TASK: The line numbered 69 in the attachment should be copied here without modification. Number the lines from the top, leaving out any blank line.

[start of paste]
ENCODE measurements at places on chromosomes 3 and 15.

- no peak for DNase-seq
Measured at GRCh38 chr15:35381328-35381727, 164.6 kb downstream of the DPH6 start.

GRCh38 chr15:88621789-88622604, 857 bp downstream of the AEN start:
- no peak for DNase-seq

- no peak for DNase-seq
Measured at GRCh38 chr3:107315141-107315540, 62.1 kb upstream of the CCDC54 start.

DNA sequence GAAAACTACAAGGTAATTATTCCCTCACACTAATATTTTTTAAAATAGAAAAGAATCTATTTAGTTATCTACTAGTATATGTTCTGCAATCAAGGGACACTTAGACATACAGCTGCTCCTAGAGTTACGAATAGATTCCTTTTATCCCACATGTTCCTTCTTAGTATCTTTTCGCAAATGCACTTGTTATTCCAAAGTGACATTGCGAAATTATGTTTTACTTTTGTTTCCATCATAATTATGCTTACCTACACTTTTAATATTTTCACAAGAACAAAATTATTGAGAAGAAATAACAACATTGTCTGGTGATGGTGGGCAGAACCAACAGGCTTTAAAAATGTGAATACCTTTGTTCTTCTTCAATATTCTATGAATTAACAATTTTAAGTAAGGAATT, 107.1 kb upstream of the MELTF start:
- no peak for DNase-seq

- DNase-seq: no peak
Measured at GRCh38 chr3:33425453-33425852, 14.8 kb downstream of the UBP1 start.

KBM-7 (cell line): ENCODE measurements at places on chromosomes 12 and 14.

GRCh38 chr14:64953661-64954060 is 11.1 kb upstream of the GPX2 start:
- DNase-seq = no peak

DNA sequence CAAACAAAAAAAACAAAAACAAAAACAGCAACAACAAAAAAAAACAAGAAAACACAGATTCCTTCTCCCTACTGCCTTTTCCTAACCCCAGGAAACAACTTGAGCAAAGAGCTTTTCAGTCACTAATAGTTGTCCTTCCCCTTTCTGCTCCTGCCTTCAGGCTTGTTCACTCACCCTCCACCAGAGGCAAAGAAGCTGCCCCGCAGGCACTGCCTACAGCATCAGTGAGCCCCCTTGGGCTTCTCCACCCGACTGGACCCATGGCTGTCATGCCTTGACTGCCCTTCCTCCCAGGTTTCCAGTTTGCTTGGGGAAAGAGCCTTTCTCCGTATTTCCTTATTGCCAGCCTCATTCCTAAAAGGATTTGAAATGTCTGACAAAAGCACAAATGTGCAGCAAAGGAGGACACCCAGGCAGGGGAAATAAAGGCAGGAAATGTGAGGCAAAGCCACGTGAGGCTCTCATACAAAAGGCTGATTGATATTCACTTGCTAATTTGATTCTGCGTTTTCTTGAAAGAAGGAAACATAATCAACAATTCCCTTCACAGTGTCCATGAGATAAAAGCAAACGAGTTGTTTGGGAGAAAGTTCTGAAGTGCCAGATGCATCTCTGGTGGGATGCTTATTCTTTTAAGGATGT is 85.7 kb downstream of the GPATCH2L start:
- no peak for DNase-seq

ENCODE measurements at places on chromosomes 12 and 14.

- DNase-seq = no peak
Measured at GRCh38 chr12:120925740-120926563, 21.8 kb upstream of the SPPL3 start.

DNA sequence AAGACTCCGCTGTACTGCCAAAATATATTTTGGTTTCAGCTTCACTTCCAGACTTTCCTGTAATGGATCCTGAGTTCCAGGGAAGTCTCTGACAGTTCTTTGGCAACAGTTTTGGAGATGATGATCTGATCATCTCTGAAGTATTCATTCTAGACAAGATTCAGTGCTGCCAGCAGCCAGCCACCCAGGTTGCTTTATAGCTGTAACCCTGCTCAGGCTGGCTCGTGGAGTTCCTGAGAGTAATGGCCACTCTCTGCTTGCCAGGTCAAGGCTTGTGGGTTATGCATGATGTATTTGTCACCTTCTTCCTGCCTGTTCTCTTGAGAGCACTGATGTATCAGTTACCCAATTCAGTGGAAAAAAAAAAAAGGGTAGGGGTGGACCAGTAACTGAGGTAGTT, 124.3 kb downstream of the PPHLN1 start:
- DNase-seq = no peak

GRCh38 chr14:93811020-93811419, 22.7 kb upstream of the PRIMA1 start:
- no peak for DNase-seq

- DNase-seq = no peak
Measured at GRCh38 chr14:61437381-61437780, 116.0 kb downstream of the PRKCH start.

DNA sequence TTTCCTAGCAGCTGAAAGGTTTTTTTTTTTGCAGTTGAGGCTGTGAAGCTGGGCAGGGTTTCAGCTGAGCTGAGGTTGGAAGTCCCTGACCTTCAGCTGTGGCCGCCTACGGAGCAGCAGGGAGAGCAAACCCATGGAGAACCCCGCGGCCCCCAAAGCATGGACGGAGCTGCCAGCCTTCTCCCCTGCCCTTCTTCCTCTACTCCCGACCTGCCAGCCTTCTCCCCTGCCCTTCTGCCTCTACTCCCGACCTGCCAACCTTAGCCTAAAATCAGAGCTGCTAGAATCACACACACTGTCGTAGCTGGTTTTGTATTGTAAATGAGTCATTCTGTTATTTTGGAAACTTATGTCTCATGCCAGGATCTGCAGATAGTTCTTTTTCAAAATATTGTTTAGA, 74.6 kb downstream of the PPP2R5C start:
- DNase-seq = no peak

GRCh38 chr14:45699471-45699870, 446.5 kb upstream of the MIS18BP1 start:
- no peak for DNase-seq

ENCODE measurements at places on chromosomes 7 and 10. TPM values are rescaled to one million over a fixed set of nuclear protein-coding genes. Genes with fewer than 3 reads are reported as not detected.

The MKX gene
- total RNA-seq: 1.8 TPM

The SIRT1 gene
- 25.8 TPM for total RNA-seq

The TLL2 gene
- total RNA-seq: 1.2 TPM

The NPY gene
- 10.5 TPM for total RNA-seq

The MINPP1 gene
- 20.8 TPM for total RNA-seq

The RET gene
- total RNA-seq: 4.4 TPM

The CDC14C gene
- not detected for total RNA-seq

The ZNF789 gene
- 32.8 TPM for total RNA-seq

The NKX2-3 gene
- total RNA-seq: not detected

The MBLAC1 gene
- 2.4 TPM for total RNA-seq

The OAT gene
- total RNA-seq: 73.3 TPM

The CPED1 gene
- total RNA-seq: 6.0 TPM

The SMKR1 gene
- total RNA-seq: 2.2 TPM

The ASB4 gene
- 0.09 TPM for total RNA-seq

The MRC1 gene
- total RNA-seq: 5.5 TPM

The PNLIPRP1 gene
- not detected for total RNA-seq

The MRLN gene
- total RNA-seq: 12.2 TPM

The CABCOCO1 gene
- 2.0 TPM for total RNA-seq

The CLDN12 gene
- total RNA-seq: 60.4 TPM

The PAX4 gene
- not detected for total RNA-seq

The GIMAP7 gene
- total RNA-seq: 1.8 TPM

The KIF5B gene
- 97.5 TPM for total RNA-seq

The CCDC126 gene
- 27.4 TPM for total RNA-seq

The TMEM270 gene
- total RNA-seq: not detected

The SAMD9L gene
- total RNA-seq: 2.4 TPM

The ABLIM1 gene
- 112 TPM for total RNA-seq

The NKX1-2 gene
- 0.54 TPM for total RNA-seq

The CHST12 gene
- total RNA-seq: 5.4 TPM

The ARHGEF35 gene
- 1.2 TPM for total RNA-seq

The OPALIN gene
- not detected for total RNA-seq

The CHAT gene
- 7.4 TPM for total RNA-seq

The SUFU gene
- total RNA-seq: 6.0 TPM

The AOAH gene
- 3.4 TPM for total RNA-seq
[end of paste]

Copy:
The PAX4 gene